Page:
An estimated one in five children in the United States suffers from a mental health disorder, yet less than one quarter of these children receive treatment, according to the American Academy of Child and Adolescent Psychiatry. A shortage and maldistribution of pediatric mental health professionals in many parts of the country contribute significantly to the lack of mental health services for children and families. NYU Langone Health is addressing this gap with an innovative telepsychiatry program.
NYU Langone’s Department of Child and Adolescent Psychiatry first launched the telepsychiatry clinical program in 2010, in partnership with the New York State Office of Mental Health. The program currently serves several New York state facilities—including Rockland Children’s Psychiatric Center and the Elmira Psychiatric Center. NYU Langone child psychiatrists provide diagnostic assessments, medication management visits, and consultations to inpatient psychiatric units and school-based programs in 5 rural counties located up to 300 miles from New York City, while offering vital educational opportunities for child and adolescent psychiatry fellows and medical students who rotate through the program.
To date, more than 1,700 telepsychiatry visits have been logged in underserved communities. “Several of the counties we serve don’t have a single practicing child psychiatrist,” notes Shabana Khan MD, assistant professor of child and adolescent psychiatry and director of Child and Adolescent Telepsychiatry. “The need is acute.”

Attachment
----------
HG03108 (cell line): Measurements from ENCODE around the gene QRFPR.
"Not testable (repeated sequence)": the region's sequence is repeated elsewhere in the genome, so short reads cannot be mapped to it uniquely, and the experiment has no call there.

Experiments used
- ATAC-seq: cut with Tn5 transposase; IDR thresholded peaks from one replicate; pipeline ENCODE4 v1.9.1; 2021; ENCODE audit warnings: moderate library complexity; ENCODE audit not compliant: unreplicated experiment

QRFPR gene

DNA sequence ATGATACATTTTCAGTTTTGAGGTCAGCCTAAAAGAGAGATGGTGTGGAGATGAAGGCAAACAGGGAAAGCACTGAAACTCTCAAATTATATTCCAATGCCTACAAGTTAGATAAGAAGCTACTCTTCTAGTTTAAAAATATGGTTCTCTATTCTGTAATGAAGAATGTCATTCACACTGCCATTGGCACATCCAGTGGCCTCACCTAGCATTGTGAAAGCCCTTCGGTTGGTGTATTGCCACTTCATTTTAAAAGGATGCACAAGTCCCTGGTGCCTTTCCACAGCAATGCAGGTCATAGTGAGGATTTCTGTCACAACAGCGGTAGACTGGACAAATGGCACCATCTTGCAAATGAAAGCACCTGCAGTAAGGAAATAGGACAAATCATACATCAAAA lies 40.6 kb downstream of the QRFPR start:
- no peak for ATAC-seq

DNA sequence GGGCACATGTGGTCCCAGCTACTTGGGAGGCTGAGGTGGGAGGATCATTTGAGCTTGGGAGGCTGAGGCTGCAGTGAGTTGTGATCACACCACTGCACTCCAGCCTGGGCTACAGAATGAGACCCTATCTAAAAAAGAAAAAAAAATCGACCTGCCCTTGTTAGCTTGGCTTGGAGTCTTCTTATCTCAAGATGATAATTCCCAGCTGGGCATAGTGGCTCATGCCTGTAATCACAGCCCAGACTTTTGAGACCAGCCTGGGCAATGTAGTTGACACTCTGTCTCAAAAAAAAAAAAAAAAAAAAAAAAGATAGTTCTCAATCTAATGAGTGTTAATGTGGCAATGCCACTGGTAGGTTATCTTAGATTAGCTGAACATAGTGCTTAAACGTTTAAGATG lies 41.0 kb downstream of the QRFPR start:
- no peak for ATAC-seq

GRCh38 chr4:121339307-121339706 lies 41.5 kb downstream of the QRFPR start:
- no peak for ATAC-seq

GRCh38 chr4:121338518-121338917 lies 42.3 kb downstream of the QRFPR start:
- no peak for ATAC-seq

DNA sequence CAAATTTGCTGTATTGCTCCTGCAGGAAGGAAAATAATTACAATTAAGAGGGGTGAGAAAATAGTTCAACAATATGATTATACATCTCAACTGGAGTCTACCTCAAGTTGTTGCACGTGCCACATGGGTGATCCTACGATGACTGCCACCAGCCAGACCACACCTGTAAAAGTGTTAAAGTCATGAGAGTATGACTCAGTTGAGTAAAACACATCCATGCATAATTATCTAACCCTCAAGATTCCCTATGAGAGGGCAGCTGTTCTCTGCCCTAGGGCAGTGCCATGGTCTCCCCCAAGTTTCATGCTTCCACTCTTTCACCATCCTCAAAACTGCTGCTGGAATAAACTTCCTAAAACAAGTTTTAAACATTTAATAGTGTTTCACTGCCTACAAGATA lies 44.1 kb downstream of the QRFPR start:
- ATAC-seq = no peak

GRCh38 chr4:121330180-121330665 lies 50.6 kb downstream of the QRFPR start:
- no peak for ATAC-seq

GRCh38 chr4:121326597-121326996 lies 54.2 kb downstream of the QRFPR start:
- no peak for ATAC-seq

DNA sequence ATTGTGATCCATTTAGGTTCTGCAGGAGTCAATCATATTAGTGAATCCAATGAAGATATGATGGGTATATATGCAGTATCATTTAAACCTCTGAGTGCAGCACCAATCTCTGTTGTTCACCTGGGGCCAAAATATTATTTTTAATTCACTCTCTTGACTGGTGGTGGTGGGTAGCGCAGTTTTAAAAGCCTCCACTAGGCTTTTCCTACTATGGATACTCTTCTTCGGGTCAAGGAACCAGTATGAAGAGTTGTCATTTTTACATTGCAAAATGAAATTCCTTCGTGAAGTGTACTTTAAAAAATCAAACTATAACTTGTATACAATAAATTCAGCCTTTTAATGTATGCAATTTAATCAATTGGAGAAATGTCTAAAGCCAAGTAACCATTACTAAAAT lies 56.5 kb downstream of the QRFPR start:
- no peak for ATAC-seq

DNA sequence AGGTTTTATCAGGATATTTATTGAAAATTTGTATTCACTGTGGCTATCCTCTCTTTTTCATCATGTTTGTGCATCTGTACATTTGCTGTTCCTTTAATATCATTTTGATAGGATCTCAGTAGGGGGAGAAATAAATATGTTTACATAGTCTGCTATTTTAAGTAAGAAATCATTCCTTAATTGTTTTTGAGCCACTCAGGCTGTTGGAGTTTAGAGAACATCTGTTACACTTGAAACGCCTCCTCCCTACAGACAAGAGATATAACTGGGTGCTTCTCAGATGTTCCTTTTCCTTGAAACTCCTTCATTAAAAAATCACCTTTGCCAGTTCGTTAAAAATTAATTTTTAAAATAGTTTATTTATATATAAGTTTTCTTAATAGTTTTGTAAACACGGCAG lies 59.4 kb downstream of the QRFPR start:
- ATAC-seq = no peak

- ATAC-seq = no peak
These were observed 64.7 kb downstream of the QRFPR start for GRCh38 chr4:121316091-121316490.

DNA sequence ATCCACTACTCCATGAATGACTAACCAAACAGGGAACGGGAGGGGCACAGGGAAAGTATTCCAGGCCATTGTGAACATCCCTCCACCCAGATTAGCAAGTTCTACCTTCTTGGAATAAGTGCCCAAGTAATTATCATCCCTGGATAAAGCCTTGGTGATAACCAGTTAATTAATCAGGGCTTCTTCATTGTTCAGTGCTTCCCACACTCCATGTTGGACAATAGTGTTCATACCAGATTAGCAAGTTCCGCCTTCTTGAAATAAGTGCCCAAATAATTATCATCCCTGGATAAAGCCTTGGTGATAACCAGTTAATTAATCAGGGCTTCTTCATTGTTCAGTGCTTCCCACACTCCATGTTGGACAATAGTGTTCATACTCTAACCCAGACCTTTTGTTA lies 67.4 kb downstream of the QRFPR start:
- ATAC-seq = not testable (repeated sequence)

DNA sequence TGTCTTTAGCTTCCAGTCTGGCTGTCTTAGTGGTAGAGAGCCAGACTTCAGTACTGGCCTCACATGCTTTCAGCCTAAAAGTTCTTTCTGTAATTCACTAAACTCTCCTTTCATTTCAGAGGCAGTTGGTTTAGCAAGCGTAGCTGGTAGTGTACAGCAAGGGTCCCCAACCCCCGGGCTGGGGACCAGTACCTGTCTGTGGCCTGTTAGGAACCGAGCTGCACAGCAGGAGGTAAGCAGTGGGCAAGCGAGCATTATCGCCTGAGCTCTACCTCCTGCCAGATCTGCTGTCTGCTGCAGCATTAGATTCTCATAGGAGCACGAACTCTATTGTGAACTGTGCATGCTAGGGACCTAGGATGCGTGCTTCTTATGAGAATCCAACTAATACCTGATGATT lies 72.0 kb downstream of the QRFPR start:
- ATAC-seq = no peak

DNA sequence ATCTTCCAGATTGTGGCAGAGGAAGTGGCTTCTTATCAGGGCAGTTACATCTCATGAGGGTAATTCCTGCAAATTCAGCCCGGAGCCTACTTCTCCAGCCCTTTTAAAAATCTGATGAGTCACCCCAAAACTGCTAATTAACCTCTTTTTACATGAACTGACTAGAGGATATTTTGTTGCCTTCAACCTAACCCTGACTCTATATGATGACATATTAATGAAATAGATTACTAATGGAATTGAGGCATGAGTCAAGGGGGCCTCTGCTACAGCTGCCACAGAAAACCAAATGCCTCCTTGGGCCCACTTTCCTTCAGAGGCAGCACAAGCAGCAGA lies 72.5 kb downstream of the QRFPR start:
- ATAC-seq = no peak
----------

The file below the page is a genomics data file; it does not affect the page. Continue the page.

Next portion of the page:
During sessions, clinicians use vertical dual monitors with the camera placed in the middle, allowing them to simultaneously view medical records and documents on one screen, while maintaining eye contact and interacting with the patient on the other. On the patient side, a mental health clinician is in the room with the child and family. “High definition pan-tilt-zoom cameras allow our psychiatrists to assess fine motor skills, subtleties of affect, symptoms such as tremors, and track movement around the room,” Dr. Khan explains.
In collaboration with Paul A. Testa, MD, assistant professor of emergency medicine and chief medical information officer, Dr. Khan is working to develop a Virtual Health Clinical Workgroup to promote telemedicine education, best practices, and high-quality care across NYU Langone.
Extending Telepsychiatry Services to Urban Areas
In partnership with the Family Health Centers at NYU Langone, the Department of Child and Adolescent Psychiatry launched telepsychiatry in two Brooklyn schools last year, with plans to expand in 2019. Dr. Khan and Ruth S. Gerson, MD, assistant professor of child and adolescent psychiatry and director of Bellevue Hospital Center’s Children’s Comprehensive Psychiatric Emergency Program, are working to implement a program in which child and adolescent psychiatry faculty would provide telepsychiatry consultation to medical emergency departments in New York City that lack access to such resources.
Driving Policy Improvements and Research in Telepsychiatry
The department is partnering with national professional organizations, including the American Academy of Child and Adolescent Psychiatry, the American Telemedicine Association, and the American Psychiatric Association to address legal and regulatory challenges and inform policy related to telemedicine, including telepsychiatry, on the regional, state, and national level. The department has also incorporated clinical research into the telepsychiatry program, recognizing that it is essential to advancing the field.